The week commencing 27 March is the designated 'Autism Awareness Week'.
Looking at the NAS articles, it seems to be all about fundraising, about baking cakes, going for a walk or holding a sponsored event. All very worthy, I am sure.
But aren't we missing something really important. The slogan is 'until everyone understands'. And what will everyone understand about autism if we just bake cakes or go for a walk? That there is a condition called 'autism'. That those who are autistic can bake cakes?
'Autism awareness week' should surely be an opportunity we should all use to state our case. Anyone who has been touched by autism, from parents and carers, relations, and those who are autistic themselves - should get involved in awareness where it really counts.
And that is by contacting the newspapers, writing letters to the media, writing to our MPs, lobbying parliament, writing to local councillors, and organising campaigns where the real issues relating to autism are stated. Issues such as lack of available diagnoses for adults, the waiting time for a diagnosis, the real lack of anything having been done under the 'Autism Strategy', the fact that NHS trusts do not offer any help at all to adults who may be on the spectrum. Many MPs are on Twitter and Facebook, we could message and tweet them. Get the broadcasters, local radio especially, interested in our cause. Write an article or letter for the local newspaper on the difficulties we face in everyday life, barriers put up not by us but by the attitude of others. This is surely as important as any amount of fundraising in raising awareness.
Daily I see discussions on this forum about problems autistic people and their carers are having with authority, funds being cut, barrers put in our way. And if we also let a wide audience know of these difficulties some of this may just begin to make others understand. Some seed may fall on stony ground, but if we all did communicate our issues to the media, our lawmakers, our local councillors then maybe, just maybe, we would begin to open a few doors in the barriers that are put in our way.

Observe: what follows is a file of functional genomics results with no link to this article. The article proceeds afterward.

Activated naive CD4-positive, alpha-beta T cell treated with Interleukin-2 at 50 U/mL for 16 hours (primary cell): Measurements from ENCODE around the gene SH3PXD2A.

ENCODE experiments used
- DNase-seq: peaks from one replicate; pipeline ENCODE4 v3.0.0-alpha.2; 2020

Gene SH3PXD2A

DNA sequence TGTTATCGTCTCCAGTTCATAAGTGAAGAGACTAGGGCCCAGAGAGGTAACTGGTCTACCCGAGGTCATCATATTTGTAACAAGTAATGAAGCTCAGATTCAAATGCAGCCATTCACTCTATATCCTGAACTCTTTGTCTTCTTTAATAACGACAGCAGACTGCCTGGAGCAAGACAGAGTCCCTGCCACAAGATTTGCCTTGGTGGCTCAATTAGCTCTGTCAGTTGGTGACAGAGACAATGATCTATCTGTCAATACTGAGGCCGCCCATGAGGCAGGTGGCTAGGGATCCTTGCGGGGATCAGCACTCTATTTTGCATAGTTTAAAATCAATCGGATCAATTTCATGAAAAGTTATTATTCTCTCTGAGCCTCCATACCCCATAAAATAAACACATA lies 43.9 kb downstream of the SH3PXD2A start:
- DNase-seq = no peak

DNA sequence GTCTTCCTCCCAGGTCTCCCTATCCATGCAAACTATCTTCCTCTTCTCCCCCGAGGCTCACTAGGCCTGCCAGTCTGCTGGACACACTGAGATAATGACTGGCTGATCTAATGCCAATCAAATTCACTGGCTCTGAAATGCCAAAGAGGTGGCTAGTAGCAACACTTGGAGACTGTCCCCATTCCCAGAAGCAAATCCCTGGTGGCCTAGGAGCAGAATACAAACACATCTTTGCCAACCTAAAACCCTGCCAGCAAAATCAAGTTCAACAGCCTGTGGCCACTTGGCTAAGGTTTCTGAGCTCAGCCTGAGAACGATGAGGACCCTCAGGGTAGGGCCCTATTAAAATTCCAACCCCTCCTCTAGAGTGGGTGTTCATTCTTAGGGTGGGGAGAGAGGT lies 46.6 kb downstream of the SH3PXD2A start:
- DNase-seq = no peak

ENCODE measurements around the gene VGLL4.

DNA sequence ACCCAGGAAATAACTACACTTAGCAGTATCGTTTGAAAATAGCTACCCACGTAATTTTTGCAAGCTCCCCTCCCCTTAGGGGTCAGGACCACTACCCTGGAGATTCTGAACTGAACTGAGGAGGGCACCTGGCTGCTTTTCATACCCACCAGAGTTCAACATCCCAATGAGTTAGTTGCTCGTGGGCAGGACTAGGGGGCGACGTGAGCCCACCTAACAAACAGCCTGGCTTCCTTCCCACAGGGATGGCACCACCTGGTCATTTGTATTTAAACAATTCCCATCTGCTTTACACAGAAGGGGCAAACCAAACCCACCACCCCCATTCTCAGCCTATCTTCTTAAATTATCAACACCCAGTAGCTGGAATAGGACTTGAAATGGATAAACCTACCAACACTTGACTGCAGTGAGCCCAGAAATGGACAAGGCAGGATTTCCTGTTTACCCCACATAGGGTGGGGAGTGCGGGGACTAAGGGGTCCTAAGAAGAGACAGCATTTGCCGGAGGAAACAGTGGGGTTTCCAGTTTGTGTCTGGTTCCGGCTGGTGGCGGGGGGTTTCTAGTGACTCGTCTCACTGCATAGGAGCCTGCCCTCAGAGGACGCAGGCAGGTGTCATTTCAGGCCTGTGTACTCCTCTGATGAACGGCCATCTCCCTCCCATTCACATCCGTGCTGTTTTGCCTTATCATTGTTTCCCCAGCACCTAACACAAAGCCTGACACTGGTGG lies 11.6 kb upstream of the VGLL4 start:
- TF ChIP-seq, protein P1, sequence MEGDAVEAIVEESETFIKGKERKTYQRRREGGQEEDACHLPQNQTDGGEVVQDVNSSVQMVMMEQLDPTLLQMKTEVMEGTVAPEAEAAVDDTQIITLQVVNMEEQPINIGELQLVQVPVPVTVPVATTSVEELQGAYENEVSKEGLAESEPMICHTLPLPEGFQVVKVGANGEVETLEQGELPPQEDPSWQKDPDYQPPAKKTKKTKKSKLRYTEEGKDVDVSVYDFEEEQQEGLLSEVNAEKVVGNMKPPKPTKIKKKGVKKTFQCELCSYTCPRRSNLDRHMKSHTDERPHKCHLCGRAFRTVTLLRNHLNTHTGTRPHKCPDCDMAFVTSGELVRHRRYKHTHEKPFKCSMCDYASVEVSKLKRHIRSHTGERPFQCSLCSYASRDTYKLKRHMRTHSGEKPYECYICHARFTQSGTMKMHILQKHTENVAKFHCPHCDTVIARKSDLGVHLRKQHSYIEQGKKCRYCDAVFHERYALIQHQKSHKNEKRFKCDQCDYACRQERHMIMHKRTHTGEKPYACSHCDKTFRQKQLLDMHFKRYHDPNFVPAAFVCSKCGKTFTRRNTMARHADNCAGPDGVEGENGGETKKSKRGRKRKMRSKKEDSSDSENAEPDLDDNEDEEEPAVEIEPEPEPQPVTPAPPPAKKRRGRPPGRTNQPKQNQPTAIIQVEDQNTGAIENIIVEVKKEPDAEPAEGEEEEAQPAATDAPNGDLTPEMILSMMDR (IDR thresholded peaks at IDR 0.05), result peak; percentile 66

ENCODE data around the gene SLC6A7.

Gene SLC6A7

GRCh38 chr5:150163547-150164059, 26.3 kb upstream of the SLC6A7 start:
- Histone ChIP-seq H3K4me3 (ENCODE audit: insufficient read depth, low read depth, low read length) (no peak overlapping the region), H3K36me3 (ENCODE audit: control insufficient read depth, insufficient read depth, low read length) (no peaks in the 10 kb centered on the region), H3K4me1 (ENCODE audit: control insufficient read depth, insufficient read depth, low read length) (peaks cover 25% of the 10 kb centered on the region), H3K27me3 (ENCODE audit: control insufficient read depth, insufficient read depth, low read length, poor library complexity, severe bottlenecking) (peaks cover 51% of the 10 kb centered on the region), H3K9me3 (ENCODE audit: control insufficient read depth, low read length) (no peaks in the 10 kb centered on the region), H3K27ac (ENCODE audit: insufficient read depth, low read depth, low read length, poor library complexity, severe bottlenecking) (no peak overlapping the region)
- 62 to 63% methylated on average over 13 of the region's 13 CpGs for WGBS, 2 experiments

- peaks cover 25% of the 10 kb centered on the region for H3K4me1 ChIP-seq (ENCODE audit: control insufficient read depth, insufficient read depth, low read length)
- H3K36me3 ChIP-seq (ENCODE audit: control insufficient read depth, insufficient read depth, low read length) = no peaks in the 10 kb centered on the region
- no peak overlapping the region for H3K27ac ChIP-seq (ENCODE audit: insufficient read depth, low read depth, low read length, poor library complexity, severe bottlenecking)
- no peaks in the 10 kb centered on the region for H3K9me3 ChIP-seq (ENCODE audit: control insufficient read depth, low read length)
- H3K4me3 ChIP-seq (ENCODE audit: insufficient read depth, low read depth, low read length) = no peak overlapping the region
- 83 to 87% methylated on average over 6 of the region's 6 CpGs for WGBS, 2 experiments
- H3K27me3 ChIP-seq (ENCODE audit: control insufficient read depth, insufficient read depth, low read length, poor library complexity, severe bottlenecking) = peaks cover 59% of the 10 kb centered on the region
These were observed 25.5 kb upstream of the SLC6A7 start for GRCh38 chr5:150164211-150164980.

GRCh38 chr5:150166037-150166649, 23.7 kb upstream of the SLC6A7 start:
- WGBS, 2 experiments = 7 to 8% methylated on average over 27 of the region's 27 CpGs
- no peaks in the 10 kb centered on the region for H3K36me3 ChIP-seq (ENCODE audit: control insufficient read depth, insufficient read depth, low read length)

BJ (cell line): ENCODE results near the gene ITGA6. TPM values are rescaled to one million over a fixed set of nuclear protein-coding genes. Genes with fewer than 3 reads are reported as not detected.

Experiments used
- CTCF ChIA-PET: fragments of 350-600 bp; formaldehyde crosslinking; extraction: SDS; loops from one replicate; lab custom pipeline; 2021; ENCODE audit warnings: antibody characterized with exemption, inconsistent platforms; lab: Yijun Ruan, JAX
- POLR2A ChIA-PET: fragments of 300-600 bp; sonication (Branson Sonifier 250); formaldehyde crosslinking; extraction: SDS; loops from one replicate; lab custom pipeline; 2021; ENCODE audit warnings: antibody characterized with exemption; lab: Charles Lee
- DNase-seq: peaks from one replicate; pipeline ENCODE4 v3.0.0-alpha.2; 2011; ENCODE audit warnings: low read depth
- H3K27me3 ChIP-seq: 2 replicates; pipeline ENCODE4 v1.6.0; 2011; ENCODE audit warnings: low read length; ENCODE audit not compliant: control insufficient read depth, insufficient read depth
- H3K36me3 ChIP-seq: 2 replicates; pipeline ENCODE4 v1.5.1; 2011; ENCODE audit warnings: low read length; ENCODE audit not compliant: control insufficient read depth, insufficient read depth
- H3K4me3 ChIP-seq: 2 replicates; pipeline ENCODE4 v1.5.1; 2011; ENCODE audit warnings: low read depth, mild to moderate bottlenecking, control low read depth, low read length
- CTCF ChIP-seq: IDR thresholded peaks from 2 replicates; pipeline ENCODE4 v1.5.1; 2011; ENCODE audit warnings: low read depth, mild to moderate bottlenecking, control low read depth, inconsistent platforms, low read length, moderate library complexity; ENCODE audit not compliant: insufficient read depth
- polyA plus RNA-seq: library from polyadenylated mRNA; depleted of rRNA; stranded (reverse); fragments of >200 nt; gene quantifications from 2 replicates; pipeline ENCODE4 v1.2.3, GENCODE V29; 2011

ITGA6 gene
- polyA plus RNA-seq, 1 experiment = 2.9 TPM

But how many of us will do this?
Thought I would revive my post from last year.
As I believe the points in my post are still relevant I woulld just like to ask if anything has changed from last year ...?
I’m not sure what you’re asking Trainspotter or to whom your question is directed.
Have you got a set of markers by which to measure progress? I guess I ought to find out more about the campaign and what it’s purpose is etc and see if they have any measurable evidence. Alas, it is beyond my current capacity to get involved with even reading about it, I shall enjoy your discussions instead and learn from you guys who know more about it than me.
So far, I’m getting the impression that people don’t support the campaign as they feel that it does more harm than good? Maybe they will abandon it then if this years has the same effect.
I’ve just been on the NAS website and it says that autism awareness week is simply about raising funds, nothing about spreading awareness (although obviously it does) but that it’s actually their biggest fund raising event so they encourage people to raise money in whatever way they can.
So now I’m totally confused! Lol! Is it about fund raising or is it about something else?